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Disclaimer: the above blog post is based on fabrications, exaggerations, and outright lies. There are no known reports of ants stealing children.

Sea Monster Denial

Hello and welcome back to another week of delightful disinformation and useful untruths here at Factually Deficient! This week, I will answer a question by my friend and noted deep-sea denizen, eli_gone_crazy. eli asked:

What are sea monster denialists made out of, and are they edible?

Well might eli ask this question. After all, what absurd creature would attempt to deny a sea monster, that lovely, natural if unusual hybrid of the plant and animal kingdoms, anything? Who would ever dare to do this, knowing they risked incurring the wrath of those who dwell beneath the deeps?

Like many individuals, all those who deny sea monsters are made out of meat. However, they are not composed of just any meat; they are a strange, twisted type of meat: a meat given life, and breath. That’s right: sea monster denialists are made of living, sentient sides of beef, ground turkey with a mind of its own, salamis with souls.

This cuts deep into the question of whether or not they are edible. On the one hand, all these types of meat are highly edible to all members of the plant and animal kingdoms who are not vegetarian, and they are in fact required consumption for those obligate carnivores amongst us. However, some ask themselves: is it ethically right to eat a hamburger that has feelings, a leg of lamb that thinks as much as you or I?

Allow me to pose a better question: do these meats truly think and feel, in the fullest senses of the words, if they use these thoughts and feelings to deny sea monsters? Can an existence which precludes acceptance of the great beast which awaits in the cthonic abyss truly be called any life at all? Perhaps these meats that deny sea monsters are not alive at all; simply well-evolved to feign sentience, as a defense mechanism against being consumed.

Well, I have seen through their evolutionary ploy. I will take a stand in support of sea monsters and their rights, in denying a salami’s right to vote. In short, to answer eli’s question: yes, they can be eaten.

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Disclaimer: The above post is a work of fiction. Meat may or may not have feelings. No sea monsters were harmed in the writing of this blog post.

Between a Duck

Hello and welcome back to another normal week of questionably accurate and unquestionably inaccurate statements here at Factually Deficient! Before I begin with lies, I would like to share with my readers the sad and entirely factual news that my former computer recently passed away (hence the late post), and took with it a sizeable chunk of my list of submitted questions. So please take this as a prime opportunity to re-send and send questions to Factually Deficient on any topic you ever wanted to know about! I accept questions by WordPress comment, social media, carrier pigeon, and letters folded up and baked inside a cake delivered anonymously to my back door at two in the morning on nights when the moon is dark.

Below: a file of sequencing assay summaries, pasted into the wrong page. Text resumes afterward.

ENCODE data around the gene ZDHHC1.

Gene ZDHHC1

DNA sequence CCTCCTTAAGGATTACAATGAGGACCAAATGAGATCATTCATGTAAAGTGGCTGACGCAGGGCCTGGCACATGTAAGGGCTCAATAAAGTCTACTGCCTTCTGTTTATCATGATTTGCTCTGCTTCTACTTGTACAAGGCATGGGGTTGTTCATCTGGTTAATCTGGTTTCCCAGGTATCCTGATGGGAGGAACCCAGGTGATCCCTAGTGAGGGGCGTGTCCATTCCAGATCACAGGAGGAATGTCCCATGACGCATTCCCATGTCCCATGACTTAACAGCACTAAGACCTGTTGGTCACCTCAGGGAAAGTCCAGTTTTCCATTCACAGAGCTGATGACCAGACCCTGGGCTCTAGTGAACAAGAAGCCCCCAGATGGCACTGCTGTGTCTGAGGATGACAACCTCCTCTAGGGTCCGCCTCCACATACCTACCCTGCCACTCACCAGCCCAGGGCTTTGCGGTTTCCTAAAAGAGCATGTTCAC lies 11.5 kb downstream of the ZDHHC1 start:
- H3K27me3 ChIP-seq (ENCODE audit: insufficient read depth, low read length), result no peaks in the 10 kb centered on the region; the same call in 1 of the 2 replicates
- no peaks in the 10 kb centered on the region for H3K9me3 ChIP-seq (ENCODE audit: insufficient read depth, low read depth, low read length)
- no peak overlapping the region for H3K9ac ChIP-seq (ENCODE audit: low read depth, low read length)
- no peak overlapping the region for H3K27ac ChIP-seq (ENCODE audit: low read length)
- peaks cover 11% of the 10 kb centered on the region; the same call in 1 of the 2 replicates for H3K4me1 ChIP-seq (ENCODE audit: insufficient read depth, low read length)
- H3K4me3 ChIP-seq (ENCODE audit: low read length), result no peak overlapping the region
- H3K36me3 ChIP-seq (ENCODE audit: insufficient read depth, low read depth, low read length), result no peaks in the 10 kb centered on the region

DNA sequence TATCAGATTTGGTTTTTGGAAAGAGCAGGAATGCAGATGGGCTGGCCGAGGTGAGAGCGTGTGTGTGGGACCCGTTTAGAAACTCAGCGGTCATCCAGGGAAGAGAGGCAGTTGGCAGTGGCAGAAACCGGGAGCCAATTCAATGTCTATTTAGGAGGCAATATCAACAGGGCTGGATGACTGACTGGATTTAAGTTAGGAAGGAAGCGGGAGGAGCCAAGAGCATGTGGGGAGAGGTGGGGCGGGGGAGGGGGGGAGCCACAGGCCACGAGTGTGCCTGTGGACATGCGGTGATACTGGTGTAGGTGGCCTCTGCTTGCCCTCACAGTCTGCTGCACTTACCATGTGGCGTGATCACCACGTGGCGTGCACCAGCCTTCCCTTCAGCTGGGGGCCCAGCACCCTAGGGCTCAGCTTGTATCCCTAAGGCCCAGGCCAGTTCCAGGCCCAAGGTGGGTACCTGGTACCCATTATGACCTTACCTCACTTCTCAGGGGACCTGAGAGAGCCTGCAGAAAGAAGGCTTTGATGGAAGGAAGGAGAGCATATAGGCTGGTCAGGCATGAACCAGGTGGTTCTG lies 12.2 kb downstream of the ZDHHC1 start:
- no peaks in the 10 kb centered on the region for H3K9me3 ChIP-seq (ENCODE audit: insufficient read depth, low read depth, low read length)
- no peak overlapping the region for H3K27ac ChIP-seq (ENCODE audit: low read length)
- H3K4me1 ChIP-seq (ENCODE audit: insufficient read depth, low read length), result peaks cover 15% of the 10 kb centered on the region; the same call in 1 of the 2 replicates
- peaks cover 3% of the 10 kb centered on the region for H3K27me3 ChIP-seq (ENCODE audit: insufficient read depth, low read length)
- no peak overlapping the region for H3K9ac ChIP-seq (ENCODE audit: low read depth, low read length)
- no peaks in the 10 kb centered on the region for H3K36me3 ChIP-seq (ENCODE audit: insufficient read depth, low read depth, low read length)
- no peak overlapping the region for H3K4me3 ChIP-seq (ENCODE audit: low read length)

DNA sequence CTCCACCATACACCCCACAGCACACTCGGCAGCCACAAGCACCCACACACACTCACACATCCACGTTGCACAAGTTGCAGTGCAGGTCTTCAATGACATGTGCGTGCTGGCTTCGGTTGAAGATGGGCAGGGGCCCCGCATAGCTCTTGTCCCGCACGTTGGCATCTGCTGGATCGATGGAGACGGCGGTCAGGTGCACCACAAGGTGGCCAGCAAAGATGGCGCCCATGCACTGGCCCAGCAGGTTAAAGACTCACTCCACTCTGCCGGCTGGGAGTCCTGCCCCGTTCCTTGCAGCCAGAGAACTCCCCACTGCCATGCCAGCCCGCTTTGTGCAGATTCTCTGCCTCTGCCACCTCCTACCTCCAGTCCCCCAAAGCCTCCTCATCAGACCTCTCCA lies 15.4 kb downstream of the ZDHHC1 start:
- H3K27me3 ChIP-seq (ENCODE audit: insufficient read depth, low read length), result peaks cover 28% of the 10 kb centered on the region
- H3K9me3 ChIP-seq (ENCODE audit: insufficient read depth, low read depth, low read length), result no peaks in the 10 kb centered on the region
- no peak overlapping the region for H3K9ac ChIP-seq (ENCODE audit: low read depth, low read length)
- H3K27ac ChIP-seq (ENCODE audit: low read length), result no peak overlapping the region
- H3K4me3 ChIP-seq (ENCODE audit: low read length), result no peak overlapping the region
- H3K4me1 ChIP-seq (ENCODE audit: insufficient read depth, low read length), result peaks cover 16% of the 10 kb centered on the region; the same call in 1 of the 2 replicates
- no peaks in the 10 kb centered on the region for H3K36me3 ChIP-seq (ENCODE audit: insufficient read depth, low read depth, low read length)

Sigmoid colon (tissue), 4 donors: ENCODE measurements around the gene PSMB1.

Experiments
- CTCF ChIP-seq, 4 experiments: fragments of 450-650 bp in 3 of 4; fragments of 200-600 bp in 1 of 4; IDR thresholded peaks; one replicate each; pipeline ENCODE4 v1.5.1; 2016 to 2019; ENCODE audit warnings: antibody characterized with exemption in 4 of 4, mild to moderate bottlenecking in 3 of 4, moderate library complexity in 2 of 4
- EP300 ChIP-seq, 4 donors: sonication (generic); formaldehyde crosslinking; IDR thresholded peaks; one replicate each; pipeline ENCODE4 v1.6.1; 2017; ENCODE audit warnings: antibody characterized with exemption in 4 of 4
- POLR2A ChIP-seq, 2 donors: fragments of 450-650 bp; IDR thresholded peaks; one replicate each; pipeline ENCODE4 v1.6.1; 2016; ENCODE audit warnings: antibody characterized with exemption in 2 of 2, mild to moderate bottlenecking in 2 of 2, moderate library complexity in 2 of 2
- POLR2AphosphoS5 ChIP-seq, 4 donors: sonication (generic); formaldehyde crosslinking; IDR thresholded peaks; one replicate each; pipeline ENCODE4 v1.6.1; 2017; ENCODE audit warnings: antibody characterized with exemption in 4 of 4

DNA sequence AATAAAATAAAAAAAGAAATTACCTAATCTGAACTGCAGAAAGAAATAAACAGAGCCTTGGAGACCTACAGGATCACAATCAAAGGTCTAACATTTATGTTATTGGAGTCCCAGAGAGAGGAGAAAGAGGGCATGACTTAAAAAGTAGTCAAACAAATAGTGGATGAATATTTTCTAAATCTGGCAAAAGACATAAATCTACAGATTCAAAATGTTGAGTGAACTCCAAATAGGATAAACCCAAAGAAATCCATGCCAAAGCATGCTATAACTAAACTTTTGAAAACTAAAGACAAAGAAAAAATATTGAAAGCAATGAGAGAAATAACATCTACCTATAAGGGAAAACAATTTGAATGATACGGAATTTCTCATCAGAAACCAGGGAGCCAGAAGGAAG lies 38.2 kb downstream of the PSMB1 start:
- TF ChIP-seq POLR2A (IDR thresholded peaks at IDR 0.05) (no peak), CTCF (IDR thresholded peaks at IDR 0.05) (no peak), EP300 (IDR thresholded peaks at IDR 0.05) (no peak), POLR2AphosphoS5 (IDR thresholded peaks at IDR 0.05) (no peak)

Moving right along! This week, I will answer a question posed some time ago on this very blog by one Jack Alsworth. Jack asked:

What’s the difference between a duck?

This is a crucial, hard-hitting question, which cuts deep to the core of our very existence.

As we all know, there are many ducks in this world, not just one. They all share certain wondrous properties, such as their glowing tailfeathers, their Swiss Army feet, and their piercing eyes which will see into your soul and all your secrets if you meet their gaze for even a moment.

However, many people find it difficult to distinguish between individual ducks. What is the difference, indeed, between a duck?

There is an old saying which actually contains within it the clues to the answer to Jack’s question: “If it walks like a duck, and it talks like a duck, it is a duck.”

This saying refers to the different categories and attributes which divide ducks into four subgroups:

  1. Ducks that walk and talk like other ducks
  2. Ducks that walk like ducks, but do not talk like other ducks
  3. Ducks that talk like ducks, but do not walk like other ducks
  4. Ducks that neither walk nor talk like other ducks

Let’s go over these four types of ducks. What does it mean for a duck to walk or talk like other ducks?

As mentioned above, all ducks are gifted with Swiss Army feet. However, some ducks use these feet constantly, employing various functions of the Swiss Army feet to dig swiftly through the ground beneath them and zip along on their freshly-made grooves – these are the ducks that walk “like ducks”. Their brethren who lack this ability travel primarily by flying (with their luminescent wings), and use the Swiss Army feet for other purposes.